Beyond providing some much-needed advice, however, the IMF is unlikely to play a major role in bringing these plans to fruition. Because Burma hasn’t paid back its debts to multilateral financial institutions—and because the US wields effective veto power over the IMF—the country is barred from receiving any new financial aid.

That shouldn’t matter, however, because Burma is believed to have abundant foreign exchange reserves (thanks to its sales of gas, gems and other natural resources), which it would need if it decided to discard the fixed exchange rate completely and simply float the kyat.

While this might seem like a radical departure for a country that has spent nearly 50 years under a succession of authoritarian regimes notorious for maintaining a stranglehold over every major sector of the economy, floating the kyat could very well be the best way forward. Best of all, it "would require quite literally little more than the stroke of a pen," according to Macquarie University’s Sean Turnell.

In fact, introducing a floating currency would only be a matter of making official the informal system that has long been in place in Burma, where for decades most international transactions have been based on an unofficial exchange rate determined by market forces.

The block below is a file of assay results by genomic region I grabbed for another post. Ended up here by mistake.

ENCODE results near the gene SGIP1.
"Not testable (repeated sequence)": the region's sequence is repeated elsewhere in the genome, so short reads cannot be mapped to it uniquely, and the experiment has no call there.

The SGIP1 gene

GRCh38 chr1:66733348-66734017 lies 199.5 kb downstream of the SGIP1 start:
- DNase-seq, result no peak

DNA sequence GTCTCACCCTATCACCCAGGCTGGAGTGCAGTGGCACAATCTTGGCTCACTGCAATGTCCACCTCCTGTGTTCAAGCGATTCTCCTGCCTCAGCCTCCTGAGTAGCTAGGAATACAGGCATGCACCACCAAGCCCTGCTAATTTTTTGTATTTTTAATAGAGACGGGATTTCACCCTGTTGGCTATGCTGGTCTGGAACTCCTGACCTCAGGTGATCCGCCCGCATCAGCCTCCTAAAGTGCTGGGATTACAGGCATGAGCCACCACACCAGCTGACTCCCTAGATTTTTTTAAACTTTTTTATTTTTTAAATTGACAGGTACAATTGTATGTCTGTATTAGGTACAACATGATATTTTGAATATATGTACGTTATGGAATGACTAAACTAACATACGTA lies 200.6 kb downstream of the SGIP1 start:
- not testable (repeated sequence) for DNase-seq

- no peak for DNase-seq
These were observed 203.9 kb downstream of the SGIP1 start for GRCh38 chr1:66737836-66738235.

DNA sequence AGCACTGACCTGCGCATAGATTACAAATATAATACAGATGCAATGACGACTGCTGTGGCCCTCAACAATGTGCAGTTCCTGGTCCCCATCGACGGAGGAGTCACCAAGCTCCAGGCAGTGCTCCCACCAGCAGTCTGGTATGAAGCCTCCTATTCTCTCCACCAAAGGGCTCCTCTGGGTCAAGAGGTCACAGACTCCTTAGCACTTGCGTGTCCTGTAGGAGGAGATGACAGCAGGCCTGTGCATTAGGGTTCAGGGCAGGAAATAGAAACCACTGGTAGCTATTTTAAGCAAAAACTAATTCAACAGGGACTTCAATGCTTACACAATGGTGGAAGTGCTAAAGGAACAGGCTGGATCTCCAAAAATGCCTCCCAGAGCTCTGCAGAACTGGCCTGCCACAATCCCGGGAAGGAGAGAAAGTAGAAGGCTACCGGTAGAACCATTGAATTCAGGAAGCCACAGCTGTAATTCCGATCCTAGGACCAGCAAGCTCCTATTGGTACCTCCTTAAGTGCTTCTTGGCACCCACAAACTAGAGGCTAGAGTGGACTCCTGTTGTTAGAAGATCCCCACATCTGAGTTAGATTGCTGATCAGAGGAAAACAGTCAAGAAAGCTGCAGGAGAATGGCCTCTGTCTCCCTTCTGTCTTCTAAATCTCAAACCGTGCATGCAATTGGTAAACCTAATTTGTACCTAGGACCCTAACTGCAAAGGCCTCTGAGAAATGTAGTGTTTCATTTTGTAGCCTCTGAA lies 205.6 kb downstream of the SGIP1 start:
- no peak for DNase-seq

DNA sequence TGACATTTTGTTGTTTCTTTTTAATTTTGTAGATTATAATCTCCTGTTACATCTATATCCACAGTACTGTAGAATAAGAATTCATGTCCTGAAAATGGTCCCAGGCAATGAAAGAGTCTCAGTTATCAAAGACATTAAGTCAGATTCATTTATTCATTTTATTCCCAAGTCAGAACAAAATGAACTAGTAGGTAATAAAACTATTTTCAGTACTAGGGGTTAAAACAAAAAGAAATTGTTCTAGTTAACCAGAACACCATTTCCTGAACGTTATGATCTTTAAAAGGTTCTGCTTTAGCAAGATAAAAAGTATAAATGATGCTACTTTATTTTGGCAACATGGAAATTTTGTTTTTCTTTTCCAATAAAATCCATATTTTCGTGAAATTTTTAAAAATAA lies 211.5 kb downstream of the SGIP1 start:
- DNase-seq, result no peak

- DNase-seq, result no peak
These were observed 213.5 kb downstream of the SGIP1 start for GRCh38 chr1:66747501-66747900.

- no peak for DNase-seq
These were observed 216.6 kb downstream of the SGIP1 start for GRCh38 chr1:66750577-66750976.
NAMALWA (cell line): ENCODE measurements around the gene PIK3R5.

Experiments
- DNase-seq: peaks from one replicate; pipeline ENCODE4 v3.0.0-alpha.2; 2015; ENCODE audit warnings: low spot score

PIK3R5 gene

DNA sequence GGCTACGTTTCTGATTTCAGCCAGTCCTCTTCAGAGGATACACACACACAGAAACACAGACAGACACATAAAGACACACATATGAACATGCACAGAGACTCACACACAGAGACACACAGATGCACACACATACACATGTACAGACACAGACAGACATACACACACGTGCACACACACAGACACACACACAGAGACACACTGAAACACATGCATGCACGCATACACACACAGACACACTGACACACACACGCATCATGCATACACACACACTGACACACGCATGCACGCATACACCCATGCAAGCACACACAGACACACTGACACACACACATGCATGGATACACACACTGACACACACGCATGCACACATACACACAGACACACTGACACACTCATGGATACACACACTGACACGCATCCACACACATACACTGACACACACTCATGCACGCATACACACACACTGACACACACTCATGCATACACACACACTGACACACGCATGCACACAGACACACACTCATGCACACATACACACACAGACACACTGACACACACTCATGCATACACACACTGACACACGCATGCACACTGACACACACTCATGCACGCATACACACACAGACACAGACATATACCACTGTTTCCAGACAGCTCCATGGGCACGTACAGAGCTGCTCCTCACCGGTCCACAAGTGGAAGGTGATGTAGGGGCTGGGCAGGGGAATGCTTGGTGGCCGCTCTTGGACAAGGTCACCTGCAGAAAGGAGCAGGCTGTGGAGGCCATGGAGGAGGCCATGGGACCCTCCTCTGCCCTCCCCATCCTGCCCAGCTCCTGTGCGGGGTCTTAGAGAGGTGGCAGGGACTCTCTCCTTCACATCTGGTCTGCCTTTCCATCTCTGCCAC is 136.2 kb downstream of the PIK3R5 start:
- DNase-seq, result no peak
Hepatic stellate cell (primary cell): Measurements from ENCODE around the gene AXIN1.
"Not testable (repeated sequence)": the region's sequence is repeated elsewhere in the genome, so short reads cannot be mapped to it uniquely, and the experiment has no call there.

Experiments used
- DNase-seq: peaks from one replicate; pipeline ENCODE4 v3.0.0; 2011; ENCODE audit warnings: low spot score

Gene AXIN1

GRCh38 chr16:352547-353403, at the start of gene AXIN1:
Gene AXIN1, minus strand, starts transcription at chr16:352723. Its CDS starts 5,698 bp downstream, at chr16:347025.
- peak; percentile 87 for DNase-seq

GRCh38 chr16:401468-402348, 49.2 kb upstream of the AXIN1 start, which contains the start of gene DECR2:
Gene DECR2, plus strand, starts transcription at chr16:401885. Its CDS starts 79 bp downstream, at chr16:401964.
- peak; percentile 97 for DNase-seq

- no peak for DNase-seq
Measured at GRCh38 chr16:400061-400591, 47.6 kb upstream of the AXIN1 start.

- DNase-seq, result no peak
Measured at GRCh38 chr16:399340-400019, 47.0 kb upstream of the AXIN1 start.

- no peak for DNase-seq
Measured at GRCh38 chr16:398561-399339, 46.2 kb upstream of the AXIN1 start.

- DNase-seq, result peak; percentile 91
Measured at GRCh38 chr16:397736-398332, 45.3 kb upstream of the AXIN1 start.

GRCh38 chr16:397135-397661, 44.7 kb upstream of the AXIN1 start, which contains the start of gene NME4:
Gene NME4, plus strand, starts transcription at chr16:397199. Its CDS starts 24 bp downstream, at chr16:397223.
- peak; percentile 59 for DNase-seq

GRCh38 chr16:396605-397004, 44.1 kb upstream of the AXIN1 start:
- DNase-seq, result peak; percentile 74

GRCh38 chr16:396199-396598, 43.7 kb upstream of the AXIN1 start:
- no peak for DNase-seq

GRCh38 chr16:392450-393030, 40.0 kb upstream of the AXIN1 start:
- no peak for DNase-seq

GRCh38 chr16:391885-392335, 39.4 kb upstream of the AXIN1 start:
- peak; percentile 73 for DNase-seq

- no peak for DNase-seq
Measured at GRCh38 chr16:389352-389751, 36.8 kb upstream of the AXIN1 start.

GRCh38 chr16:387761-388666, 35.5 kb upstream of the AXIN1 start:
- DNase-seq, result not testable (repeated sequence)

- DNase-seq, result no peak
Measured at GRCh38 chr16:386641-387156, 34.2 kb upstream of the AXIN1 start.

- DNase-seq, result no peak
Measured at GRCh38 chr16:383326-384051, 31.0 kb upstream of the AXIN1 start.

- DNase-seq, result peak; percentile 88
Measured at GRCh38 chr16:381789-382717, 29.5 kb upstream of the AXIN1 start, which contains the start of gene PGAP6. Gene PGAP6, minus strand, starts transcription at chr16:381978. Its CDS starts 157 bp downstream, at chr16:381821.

Floating the kyat would reduce bureaucracy, increase economic freedom and hinder those elements that use the current exchange-rate arrangements as a vehicle for corruption, said Turnell, who added that the dual exchange rate allows government officials and state-owned enterprises to in essence maintain two sets of books, enabling them to hide revenues that could be diverted to other needs.

The only danger, however, is that bringing a degree of common sense to Burma’s exchange rate system could create the false impression that the country’s economic problems can be solved without other, more fundamental changes.